In an opinion that was handed down on August 25, a Suffolk County judge dismissed the majority of a construction worker's worksite safety violation claims that were brought due to the personal injuries he sustained following a fall from an affixed ladder at a worksite.
Clearly, the mere fact that a judge dismissed the plaintiff's statutory claims under Labor Law §§ 240(1) and 241(6) is not noteworthy; but the Court's footnote, which highlighted an important split among New York's appellate divisions, is significant.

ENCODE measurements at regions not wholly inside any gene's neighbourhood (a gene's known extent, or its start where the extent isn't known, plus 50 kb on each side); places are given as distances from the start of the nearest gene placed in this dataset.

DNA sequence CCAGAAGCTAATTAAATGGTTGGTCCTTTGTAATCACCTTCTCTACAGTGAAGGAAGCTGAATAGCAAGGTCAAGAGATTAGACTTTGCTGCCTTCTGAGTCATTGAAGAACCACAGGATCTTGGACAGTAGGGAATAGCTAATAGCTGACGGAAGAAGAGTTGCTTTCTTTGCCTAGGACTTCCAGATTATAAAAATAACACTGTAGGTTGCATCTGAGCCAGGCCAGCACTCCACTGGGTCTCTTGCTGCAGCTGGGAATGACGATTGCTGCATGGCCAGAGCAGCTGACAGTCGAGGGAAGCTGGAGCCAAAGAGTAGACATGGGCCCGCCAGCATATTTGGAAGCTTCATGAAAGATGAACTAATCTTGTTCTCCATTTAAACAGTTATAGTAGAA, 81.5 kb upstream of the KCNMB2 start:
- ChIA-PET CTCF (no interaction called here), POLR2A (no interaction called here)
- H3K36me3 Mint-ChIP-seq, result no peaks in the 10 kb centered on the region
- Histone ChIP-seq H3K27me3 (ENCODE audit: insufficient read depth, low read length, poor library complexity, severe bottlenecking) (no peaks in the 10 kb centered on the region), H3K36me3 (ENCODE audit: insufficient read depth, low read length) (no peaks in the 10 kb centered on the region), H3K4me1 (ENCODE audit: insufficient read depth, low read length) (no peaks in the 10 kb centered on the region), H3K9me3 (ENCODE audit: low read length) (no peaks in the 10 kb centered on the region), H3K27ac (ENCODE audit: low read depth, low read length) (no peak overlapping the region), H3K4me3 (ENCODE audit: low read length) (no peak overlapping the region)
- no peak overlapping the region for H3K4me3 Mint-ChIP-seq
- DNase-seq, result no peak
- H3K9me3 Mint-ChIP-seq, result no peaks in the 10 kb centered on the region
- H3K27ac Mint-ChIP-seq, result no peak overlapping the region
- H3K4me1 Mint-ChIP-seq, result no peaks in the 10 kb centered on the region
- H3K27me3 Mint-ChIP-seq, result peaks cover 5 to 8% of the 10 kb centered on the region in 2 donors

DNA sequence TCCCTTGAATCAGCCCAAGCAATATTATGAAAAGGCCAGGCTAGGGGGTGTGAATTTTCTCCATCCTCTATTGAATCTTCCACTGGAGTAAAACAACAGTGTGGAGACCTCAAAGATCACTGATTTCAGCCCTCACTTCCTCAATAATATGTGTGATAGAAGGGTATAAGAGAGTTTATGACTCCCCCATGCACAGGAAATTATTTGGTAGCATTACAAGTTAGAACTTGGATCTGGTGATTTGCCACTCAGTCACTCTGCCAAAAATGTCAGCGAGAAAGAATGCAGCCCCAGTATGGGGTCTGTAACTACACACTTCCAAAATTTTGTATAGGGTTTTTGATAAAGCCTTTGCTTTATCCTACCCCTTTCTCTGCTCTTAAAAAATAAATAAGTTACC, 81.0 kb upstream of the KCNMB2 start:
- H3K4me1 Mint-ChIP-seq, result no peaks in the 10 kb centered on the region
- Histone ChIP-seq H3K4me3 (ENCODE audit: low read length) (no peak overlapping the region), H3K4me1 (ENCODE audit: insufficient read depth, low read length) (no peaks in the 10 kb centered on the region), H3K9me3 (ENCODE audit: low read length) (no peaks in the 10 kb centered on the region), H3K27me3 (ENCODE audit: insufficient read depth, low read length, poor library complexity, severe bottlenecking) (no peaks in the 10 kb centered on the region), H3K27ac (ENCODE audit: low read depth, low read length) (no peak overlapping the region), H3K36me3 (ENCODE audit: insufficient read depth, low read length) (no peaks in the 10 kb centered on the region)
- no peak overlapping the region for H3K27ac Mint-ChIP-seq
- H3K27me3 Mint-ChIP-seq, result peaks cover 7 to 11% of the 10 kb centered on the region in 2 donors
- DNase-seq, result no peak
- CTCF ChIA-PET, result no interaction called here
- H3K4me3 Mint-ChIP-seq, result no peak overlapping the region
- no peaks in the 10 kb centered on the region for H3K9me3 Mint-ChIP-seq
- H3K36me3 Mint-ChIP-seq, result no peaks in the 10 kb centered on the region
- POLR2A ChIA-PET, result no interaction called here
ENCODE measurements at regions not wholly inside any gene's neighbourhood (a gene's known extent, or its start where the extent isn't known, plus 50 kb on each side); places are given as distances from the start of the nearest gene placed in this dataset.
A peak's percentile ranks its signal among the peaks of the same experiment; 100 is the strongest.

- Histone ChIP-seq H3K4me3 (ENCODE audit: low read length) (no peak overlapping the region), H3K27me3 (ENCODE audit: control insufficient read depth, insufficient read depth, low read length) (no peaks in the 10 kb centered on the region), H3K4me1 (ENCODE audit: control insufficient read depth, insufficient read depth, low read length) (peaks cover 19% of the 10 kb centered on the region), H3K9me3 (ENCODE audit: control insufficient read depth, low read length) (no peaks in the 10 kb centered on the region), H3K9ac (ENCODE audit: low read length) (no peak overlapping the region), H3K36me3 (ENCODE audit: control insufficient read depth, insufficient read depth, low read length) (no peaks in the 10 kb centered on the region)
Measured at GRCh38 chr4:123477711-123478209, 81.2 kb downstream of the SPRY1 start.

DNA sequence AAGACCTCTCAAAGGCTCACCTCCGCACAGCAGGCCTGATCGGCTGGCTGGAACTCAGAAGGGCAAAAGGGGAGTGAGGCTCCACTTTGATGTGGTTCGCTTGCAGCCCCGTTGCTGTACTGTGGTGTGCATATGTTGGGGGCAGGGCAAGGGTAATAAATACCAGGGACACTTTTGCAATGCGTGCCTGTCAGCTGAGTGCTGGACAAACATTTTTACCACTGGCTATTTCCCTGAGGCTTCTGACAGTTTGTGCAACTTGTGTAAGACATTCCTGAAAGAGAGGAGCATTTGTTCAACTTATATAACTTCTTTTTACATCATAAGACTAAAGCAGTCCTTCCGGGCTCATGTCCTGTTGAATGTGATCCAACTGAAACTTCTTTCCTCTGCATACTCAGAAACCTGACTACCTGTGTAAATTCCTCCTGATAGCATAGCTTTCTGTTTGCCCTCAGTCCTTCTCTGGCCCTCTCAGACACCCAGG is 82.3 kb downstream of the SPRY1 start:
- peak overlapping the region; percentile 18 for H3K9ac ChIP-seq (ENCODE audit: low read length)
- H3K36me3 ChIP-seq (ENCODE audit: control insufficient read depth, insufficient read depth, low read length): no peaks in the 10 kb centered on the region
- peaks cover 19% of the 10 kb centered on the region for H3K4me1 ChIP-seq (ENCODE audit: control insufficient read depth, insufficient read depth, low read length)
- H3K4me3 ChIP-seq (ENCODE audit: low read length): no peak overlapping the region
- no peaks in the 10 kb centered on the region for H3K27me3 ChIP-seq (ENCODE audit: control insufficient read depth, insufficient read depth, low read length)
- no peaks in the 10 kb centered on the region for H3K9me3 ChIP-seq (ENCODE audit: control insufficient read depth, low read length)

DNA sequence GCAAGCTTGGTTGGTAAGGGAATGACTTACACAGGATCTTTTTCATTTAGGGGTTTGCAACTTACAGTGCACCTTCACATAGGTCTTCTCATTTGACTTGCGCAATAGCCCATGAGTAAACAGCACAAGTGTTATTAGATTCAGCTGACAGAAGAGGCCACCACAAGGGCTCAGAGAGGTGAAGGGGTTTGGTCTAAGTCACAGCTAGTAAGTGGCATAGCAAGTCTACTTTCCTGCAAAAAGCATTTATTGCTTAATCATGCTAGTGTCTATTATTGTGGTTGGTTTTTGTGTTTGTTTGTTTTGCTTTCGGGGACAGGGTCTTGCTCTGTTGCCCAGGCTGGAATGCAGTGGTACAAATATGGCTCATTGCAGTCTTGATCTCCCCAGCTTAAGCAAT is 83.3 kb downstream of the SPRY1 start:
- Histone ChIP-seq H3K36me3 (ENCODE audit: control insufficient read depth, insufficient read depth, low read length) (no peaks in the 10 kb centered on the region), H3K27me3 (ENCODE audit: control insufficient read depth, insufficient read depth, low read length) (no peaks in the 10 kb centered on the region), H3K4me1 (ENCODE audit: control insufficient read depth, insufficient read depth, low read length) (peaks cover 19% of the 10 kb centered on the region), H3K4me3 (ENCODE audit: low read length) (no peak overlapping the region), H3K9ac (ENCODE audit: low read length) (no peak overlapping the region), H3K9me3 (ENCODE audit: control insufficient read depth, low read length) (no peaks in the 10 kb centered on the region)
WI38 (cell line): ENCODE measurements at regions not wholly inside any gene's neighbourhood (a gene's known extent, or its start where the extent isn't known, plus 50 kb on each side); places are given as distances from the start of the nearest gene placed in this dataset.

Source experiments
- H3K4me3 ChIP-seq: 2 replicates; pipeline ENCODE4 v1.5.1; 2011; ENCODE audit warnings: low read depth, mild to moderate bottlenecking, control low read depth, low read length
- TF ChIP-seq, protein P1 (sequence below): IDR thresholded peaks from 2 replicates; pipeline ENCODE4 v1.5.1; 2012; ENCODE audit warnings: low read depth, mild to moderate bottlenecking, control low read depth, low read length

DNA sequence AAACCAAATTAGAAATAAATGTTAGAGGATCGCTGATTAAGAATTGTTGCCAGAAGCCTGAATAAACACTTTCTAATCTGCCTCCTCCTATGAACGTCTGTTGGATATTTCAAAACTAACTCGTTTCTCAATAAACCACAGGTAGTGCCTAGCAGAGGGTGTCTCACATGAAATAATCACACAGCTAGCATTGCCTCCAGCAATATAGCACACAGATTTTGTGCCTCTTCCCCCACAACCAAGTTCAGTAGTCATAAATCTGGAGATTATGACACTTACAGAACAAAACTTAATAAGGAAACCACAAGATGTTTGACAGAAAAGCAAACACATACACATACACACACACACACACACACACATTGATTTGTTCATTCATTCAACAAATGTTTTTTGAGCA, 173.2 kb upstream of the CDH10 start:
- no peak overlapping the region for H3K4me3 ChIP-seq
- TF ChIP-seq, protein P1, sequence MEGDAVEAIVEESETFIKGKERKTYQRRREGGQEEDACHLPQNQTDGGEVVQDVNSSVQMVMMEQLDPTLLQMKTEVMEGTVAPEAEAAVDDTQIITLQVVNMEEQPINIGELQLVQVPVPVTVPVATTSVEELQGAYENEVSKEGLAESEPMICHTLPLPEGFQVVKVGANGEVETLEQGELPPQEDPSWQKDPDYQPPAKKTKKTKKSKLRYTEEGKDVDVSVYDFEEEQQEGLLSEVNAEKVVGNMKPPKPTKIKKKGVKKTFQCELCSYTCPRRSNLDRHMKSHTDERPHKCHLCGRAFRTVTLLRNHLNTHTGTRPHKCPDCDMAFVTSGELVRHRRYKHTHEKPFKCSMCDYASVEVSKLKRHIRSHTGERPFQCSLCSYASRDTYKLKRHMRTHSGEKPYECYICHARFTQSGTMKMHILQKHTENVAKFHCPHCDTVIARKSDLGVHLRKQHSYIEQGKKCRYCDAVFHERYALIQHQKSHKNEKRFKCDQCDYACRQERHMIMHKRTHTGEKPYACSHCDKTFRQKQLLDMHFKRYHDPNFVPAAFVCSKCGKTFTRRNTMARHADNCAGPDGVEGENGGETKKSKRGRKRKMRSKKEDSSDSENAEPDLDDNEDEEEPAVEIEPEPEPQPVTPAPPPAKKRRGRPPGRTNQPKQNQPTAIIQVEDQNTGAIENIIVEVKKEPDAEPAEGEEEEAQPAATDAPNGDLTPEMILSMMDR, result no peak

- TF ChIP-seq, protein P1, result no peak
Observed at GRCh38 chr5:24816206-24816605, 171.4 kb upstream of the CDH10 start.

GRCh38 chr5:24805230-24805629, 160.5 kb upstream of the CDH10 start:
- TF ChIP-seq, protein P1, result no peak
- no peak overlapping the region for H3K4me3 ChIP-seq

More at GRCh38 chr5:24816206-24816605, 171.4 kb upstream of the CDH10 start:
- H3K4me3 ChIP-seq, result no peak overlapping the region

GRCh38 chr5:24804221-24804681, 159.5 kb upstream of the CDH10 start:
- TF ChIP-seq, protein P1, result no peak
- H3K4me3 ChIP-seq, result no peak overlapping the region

Despite acknowledging that the First Department has held that permanently affixed ladders may be deemed "safety devices" under the Labor Law, the court noted that
"[T]he Second and Third Departments have consistently rejected finding that permanent ladders or stairs are safety devices within the meaning of Labor Law 240 (1). Indeed, "a stairway which is, or is intended to be, permanent - even one that has not yet been anchored or secured in its designated location, or completely constructed - cannot be considered the functional equivalent of a ladder or other ‘device' as contemplated by [Labor Law] Section 240 (1)."